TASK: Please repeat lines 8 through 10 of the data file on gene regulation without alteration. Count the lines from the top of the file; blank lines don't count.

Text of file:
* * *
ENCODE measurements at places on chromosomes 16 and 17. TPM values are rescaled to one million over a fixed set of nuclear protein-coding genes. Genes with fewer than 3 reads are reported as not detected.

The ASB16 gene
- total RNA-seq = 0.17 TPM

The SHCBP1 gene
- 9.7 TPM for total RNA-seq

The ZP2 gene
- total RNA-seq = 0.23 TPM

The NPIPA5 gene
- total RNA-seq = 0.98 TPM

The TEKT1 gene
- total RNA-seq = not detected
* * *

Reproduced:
The NPIPA5 gene
- total RNA-seq = 0.98 TPM

The TEKT1 gene